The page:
Monday, October 28, 2013

Black Beauties

Killer whales.

If you have known me at any point in my life longer than about 20 minutes, you probably learned of my deep love for this animal. For as long as I can remember killer whales have decorated my life. My school folders, clothing, and bedroom walls have displayed whales. One of the best presents I ever got was a complete killer whale bedspread (thanks mom!), which I kept until the seams gave out.

Circa 2009. Me with Tilikum at SeaWorld Orlando.
Circa 2008. Yes, my dress has whales on it!

In school I never passed up an opportunity to write a report on whales. This lasted all the way into college where I so cleverly convinced my editors to let me write a piece on the resident killer whale pods in the Puget Sound for our next issue. The issue's theme was "colors" and I still managed to convince them that my story was relevant because of the whale's unique color and countershading... Honestly, the theme could have been "outer space" and I still probably would have tried to get a whale story in there. Read my story here

Earlier this year one of my biggest dreams came true. I got a job at the place where I first fell in love killer whales. I have loved this job more than I ever could have imagined. As an educator, I get to talk to guests every day about my favorite animal and tell them what they can do to help protect the species in the wild. And get paid! How great is that? Every once and a while I'll have a young girl walk up to me and ask, "How do you get a job here?" Every time I reply I see myself in that little girl's eyes and remember the numerous times I asked that question to educators and trainers myself.


Last week CNN aired a documentary called Blackfish, which was made to display the negative side of killer whales living in a zoological environment. Knowing the documentary was very controversial and not supportive of my place of work, I still decided to see the film when it came to select theaters this summer.

Friends and readers, if you have seen the film or plan to, I ask that you remember that this is one side of a story and many facts are taken out of context or are inaccurate. I do not seek to change anyone's opinion. My only hope, because of my love for these animals, is that you seek know the whole story.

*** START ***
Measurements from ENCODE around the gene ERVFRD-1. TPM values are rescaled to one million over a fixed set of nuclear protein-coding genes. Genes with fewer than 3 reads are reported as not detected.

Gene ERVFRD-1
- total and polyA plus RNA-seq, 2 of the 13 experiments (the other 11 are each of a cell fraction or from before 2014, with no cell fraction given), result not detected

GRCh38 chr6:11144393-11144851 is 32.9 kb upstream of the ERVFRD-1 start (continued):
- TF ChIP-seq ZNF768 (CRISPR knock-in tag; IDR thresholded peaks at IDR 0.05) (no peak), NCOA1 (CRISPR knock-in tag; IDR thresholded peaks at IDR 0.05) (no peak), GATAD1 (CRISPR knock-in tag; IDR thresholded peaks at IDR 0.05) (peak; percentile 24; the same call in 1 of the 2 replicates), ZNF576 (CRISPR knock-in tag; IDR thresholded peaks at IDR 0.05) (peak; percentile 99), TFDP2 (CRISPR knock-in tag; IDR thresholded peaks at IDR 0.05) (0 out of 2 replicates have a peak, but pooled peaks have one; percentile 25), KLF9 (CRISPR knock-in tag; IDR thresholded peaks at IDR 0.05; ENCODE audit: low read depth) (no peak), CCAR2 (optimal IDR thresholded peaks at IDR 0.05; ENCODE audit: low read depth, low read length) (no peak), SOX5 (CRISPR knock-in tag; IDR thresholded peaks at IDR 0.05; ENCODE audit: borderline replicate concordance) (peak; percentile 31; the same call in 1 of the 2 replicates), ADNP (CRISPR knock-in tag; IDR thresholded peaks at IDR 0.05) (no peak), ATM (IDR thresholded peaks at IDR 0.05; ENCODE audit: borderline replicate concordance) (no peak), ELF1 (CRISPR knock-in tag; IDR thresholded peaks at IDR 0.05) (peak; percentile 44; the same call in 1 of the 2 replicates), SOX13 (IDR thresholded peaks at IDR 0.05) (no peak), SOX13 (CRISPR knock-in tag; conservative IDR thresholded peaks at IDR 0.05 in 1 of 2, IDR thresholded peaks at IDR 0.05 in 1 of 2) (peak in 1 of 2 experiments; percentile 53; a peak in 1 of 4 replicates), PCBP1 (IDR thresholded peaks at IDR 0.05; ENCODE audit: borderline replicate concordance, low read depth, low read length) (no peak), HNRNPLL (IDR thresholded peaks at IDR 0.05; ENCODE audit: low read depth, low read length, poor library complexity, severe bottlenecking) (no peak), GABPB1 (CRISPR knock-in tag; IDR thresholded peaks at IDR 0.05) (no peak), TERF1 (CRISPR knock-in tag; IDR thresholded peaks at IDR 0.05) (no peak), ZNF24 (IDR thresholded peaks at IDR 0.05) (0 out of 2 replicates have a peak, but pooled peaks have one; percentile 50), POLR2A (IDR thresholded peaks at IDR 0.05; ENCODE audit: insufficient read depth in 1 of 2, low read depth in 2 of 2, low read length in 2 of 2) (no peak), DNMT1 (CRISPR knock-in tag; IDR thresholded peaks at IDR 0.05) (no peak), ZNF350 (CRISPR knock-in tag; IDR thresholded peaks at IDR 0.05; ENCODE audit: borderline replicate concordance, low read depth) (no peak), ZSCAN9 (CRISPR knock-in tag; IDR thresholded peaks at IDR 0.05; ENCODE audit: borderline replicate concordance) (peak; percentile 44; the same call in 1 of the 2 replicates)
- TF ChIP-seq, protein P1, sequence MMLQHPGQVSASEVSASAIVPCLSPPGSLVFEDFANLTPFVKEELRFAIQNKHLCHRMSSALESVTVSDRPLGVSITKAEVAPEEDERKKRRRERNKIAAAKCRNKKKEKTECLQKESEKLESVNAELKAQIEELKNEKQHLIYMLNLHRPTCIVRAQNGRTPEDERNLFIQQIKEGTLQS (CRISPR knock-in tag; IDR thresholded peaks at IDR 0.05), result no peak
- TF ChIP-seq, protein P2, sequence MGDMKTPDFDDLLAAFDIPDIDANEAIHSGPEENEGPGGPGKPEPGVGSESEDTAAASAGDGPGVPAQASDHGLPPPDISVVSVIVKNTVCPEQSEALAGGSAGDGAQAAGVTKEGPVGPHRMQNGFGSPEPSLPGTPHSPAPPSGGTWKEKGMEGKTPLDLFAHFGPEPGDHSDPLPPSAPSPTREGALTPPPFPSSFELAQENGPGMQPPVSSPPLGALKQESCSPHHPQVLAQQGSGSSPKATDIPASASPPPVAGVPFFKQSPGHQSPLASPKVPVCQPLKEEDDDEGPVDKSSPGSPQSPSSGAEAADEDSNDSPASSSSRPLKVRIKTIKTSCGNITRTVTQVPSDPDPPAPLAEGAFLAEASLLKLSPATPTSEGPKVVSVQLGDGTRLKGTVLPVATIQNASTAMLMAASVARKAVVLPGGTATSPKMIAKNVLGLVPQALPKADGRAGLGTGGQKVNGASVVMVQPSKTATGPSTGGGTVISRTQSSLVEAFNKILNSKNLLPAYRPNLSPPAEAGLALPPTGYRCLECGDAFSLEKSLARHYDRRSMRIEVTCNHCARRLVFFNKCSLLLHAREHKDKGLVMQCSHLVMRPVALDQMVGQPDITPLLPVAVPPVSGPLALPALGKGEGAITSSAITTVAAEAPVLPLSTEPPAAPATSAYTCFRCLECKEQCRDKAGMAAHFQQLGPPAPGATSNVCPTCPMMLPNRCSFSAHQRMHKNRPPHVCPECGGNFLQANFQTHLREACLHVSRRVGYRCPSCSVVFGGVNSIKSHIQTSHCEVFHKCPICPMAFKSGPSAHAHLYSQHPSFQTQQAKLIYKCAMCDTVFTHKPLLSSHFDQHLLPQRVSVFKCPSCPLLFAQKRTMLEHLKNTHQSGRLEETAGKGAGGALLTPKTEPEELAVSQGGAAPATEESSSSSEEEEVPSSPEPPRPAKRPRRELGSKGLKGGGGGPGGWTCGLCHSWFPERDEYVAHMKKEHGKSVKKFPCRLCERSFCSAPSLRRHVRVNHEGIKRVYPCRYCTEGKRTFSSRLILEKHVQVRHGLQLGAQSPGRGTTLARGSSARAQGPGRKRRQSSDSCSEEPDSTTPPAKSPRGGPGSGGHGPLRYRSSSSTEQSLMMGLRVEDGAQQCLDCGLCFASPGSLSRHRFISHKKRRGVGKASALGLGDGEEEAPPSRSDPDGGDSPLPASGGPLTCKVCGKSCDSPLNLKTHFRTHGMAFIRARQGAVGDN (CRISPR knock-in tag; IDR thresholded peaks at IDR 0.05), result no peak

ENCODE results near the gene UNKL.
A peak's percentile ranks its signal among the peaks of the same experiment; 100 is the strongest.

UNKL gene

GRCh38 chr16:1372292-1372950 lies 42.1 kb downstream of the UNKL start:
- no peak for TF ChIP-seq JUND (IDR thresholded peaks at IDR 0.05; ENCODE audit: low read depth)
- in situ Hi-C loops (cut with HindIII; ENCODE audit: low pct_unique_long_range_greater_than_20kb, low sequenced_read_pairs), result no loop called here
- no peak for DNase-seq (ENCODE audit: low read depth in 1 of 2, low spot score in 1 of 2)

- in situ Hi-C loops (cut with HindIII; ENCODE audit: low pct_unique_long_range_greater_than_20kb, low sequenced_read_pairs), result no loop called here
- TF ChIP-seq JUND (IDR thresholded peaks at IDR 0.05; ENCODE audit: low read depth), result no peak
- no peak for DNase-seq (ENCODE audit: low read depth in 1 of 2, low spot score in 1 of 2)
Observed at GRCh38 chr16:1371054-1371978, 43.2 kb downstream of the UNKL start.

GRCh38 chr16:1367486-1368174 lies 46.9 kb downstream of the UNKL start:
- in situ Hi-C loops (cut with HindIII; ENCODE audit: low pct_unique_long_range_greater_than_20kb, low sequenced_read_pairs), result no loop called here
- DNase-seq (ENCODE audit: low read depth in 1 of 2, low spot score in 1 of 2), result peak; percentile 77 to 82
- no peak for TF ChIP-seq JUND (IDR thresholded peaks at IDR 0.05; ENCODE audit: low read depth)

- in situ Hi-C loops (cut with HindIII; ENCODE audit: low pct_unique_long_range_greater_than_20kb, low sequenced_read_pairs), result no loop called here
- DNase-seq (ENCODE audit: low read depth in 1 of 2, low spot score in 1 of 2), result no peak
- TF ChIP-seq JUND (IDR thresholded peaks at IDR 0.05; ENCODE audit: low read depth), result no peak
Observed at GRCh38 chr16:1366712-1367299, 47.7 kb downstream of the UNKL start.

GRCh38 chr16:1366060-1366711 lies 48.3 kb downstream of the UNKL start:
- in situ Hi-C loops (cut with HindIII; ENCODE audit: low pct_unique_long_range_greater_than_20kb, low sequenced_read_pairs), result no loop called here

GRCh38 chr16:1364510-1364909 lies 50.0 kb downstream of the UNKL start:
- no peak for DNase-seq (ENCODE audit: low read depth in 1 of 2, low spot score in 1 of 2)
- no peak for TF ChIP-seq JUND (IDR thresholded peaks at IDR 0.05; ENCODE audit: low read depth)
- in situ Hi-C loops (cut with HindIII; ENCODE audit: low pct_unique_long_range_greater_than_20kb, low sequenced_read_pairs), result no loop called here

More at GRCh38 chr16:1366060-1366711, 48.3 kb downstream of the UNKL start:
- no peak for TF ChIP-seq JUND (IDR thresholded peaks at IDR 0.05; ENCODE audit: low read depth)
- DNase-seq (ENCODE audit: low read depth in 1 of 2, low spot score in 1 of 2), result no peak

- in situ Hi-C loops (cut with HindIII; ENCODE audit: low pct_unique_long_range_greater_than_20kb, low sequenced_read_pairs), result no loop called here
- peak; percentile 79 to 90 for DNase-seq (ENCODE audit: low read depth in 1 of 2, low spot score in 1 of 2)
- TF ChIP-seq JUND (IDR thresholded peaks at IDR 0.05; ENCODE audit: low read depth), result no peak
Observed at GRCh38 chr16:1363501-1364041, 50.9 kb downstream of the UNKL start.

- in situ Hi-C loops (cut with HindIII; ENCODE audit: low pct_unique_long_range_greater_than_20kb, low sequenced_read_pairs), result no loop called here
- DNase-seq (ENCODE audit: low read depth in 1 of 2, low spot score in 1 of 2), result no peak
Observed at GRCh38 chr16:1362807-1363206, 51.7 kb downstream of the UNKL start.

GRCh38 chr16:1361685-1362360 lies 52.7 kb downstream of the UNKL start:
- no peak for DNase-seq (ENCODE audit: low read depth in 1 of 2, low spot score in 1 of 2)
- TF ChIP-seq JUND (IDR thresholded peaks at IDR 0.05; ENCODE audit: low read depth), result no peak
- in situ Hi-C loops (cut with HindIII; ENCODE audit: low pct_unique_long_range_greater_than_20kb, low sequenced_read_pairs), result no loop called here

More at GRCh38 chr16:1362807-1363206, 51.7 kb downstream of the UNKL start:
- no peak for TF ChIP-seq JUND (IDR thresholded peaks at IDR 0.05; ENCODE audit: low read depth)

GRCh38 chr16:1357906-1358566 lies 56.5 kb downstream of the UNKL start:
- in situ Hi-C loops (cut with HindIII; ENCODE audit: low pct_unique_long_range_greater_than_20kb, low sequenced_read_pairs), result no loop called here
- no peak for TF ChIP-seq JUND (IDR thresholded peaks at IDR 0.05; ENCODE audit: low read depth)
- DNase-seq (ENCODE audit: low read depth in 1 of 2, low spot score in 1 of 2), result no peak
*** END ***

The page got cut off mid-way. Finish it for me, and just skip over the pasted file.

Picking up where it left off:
The film pushes viewers to stop supporting SeaWorld and other marine parks that are home to killer whales. Many supporting organizations such as PETA and The Humane Society of the United States are asking for donations and signatures for petitions to end the presence of whales in a zoological environment.

The worst part of this film is not the negative attention it is putting on marine parks, but the fact that it takes attention away from the things that are most hurting these animals. Whales, dolphins, seals, sea lions and other marine life face serious threats everyday because of how we as humans have treated and continue to treat our ocean. Overfishing, oil spills, toxic runoff and pollution continue to take the lives of these beautiful creatures. Even killer whales, who have no natural predators, are not safe from the harmful chemicals that make their way to the ocean. This is where these animals need our support.

Watching the whales in the Puget Sound in 2010
While films like Blackfish focus on a small group of whales, sensationalize a terrible tragedy and blame one organization for disrespecting the complex species that is the killer whale, I ask you to remember that this film was made to make money. So many beneficial discoveries have come from what we have learned from interacting with killer whales and yet none are mentioned in the film.

Why I love whales so much I really do not know but as other whale lovers may relate, there is just something about the animal that speaks to your soul. I am so proud to work for company that, despite the negative light in the current media, continues to hold education and conservation at it's core. It is because of places like this that we as humans can experience the beautiful undersea world that covers 70% of our planet and see the beauty that moves us to fight to protect it.

Please enjoy the links below. Form your own opinion. Support what you believe in. 

Sea World responds to Blackfish - CNN interview

Hubbs-Sea World Research Institute - Sea World's non-profit research programs

Pacific Whale Foundation - Help protect threatened marine life

Ocean Conservancy - Support the health of our ocean


2 comments:

  1. I love what you wrote- I refuse to watch CNN now because they have backed Blackfin- I have seen it and even as someone who doesn't work as an animal trainer I can see the extreme hate these film makers had - I don't see other films being made about other unfortunate instances with animals and their trainers- oh, and jealous of your job!

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  2. Thank you for writing this! I am a lifelong SeaWorld passmember and supporter and I definitely share the love for the animals you do. It's important, more now than before, for us to stand for what we believe and continue to do what has always been to benefit our planet and its inhabitants. Keep up the good work! The animals and our world depend on it.

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